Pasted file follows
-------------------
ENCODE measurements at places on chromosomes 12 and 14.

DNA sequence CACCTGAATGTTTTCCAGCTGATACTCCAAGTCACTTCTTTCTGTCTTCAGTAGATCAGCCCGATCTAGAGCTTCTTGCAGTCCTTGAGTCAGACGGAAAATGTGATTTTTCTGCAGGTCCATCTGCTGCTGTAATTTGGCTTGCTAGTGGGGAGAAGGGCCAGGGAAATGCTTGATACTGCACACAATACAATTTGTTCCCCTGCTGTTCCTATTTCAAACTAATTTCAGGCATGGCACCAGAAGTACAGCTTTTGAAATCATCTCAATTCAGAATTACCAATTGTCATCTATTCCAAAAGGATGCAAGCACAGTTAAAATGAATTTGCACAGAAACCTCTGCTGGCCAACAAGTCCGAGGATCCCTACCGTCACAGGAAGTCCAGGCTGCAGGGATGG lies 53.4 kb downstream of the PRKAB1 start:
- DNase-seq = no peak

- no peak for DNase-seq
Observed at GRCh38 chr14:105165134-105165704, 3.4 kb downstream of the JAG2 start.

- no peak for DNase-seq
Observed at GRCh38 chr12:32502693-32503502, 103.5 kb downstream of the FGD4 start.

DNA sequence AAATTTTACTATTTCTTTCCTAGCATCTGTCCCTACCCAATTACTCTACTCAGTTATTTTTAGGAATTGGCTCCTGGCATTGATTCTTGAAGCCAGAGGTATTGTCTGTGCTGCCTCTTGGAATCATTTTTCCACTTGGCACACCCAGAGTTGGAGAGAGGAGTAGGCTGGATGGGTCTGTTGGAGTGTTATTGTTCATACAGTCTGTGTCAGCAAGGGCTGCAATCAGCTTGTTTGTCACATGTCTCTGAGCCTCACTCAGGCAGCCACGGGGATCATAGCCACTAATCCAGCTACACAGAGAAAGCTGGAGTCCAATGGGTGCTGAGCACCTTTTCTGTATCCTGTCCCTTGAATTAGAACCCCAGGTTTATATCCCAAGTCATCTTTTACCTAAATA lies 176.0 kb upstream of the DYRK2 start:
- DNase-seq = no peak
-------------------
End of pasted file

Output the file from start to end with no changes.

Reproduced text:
ENCODE measurements at places on chromosomes 12 and 14.

DNA sequence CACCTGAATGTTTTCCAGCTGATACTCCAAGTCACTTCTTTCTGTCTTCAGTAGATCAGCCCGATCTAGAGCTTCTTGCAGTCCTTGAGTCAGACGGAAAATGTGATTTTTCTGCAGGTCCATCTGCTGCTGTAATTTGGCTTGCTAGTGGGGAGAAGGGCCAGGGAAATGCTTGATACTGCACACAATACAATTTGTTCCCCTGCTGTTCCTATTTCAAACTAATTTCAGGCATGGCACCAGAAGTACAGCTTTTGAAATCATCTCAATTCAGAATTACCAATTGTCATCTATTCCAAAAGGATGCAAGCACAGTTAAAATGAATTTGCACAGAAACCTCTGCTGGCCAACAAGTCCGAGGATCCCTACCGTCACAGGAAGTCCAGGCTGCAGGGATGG lies 53.4 kb downstream of the PRKAB1 start:
- DNase-seq = no peak

- no peak for DNase-seq
Observed at GRCh38 chr14:105165134-105165704, 3.4 kb downstream of the JAG2 start.

- no peak for DNase-seq
Observed at GRCh38 chr12:32502693-32503502, 103.5 kb downstream of the FGD4 start.

DNA sequence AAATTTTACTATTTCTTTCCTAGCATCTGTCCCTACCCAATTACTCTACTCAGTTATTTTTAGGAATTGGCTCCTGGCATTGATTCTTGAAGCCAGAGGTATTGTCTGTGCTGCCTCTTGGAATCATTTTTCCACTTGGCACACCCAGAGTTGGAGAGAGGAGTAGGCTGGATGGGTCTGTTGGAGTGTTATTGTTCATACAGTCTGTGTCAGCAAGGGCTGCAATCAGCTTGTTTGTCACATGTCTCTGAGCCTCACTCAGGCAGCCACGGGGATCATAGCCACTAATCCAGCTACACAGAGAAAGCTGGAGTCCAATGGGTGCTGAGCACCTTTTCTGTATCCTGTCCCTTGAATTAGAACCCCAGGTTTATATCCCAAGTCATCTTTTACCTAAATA lies 176.0 kb upstream of the DYRK2 start:
- DNase-seq = no peak